The Philadelphia Eagles 2012 Training Camp is underway, which makes it a perfect time for us to take a look at how each drafted rookie has progressed so far.
More than most years, the Eagles are depending on their rookies to come through in a big way and contribute immediately in 2012. Working in their favor is a full offseason, where they are able to learn the system and nuances of the NFL game at a steady pace.
By and large, this crop of rookies has as much promise, if not more, to contribute immediately as any other in recent memory. We will determine which ones are passing with flying colors, and which are struggling to make the grade.
When the Eagles drafted defensive tackle Fletcher Cox, the consensus was that he would rotate in behind starters Cullen Jenkins and Mike Patterson. With Patterson sidelined, Cox is primed to make a push into a starting role.
So far in camp he has not disappointed. He has rotated in with the first team regularly and has been dominant in one-on-one drills against offensive linemen. As such, his play has garnered some national attention. He has been described as dominant and aggressive by numerous analysts.
Those are very encouraging words, especially after the team paid a hefty price to land the Mississippi State star. We need to see more of Cox before we can anoint him a future superstar, but so far he is headed in the right direction. If he continues to grasp the playbook and master his technique, fans can expect to see him put a lot of pressure on quarterbacks this season.
Not to be outdone by Fletcher Cox, Mychal Kendricks has also been turning heads at training camp. He continues to run as the Eagles’ starting strong side linebacker since being handed the job back in OTA’s.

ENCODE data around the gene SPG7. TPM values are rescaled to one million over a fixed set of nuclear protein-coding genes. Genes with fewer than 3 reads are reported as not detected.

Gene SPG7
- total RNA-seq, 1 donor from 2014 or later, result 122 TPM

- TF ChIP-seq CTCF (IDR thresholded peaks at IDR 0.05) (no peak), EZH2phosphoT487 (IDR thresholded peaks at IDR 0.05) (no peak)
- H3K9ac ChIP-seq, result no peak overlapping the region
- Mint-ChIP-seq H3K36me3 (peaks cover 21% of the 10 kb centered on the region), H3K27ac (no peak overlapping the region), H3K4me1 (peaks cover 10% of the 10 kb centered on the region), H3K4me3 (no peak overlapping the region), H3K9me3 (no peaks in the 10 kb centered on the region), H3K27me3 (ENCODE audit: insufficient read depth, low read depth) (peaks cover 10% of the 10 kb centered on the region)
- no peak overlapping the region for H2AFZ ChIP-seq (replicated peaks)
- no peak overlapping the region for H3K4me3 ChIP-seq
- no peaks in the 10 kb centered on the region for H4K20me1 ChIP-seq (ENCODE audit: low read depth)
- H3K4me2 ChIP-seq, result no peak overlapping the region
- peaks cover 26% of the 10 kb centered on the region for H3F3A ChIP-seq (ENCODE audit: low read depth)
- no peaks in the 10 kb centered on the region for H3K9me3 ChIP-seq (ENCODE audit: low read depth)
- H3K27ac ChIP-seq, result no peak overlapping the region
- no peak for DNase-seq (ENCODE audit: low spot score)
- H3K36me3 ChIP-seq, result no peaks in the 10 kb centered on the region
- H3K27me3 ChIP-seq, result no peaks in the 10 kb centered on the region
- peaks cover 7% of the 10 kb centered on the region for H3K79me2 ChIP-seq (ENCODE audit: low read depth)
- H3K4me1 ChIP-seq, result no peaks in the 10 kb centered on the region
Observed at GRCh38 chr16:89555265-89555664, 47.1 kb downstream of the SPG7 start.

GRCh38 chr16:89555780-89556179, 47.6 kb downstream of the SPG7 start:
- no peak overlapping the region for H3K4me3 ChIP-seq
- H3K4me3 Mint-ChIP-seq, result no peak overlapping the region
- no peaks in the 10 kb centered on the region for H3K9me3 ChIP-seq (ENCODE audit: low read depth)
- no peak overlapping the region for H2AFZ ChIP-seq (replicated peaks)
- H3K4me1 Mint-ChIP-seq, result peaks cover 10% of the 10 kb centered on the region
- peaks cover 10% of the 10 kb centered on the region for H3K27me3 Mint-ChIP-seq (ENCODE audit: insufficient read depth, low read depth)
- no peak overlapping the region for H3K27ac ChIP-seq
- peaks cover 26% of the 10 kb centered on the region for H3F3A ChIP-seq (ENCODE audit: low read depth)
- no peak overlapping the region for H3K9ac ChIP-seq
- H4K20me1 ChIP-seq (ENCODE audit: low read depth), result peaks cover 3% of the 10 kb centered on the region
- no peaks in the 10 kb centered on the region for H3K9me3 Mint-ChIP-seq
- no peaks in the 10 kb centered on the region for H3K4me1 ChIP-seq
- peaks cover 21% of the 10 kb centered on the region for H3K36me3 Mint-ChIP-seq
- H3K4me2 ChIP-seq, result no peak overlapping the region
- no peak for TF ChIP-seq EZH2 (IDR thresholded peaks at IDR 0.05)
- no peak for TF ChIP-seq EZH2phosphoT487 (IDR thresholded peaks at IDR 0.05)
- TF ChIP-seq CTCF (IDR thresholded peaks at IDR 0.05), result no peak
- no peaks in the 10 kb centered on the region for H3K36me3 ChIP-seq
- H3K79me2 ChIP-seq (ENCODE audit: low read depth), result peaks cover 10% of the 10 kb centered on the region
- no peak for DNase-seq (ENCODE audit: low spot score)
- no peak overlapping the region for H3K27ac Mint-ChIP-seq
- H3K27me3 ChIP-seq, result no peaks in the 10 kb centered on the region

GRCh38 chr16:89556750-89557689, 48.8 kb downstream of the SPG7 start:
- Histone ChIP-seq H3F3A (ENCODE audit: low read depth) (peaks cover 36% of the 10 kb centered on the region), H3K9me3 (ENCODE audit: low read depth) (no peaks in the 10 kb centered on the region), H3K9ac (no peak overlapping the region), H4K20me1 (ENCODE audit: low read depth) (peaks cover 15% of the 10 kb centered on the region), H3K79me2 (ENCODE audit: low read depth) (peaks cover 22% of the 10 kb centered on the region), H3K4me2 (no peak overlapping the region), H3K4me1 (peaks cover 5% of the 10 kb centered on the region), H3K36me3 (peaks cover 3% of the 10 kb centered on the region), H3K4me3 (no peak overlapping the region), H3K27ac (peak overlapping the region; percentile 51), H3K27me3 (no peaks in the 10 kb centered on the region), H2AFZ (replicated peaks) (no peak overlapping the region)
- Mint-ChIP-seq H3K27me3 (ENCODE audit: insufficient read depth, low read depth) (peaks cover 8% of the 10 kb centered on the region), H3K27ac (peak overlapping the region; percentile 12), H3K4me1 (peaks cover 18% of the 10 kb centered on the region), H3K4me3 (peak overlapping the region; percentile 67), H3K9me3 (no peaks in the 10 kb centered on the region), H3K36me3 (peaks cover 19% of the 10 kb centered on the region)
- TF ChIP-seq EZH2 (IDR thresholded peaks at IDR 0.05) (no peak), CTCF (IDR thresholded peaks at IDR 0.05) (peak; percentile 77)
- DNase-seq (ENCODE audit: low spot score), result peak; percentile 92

While he needs to continue making progress in coverage, particularly against tight ends, Kendricks has displayed the talent that made him worthy of the team’s first of two second-round picks. He plays with a passion and energy that Philly fans love, and knows how to tackle—hard.
His spot on the starting defensive unit appears very safe, with no one behind him making the same impact he has so far in training camp. The fact the Eagles were willing to part with two linebackers in a trade to the Indianapolis Colts last week speaks to their confidence in both Kendricks and the entire linebacker unit.
Coming out of Marshall, Vinny Curry was billed as a high-motor defensive end with no quit in him. He has certainly proven that so far in camp.
With Trent Cole and Jason Babin missing time, Curry has received plenty of opportunities to make some splashes in camp. The biggest splash came when Curry sacked quarterback Mike Kafka in a practice last week. He didn’t just sack him; he threw him to the ground. Apparently Curry didn’t get the memo about not hitting the players in the red shirts.
Regardless, it is hard not to break into a big grin when hearing that. Plays like those prove that Curry is passionate, hungry and eager to prove himself to his teammates on defense.
Throughout the course of training camp, Curry’s first step has gotten much quicker and he has shown good improvement in technique. All in all, he looks poised to add another lethal piece to the Eagles’ stacked defensive line.
For the most part, training camp has been relatively quiet for Nick Foles. But I suppose that is to be expected of a third-string quarterback.
Foles has displayed a good deal of strength in his throwing arm and has surprised many with his footwork, but there is still much room for improvement. Fortunately, many of the things that need improving can be corrected through a steady diet of quality coaching and fundamentals work.
He is very much a project at this point, with accuracy issues among the biggest problems that need fixing. But he has made several nice plays in training camp, especially on throws down the field.
Was he worth a third-round pick? That still remains unanswered, but with continued improvement he could turn into a nice surprise. Of all the rookies, he may be the most interesting one to watch in preseason games.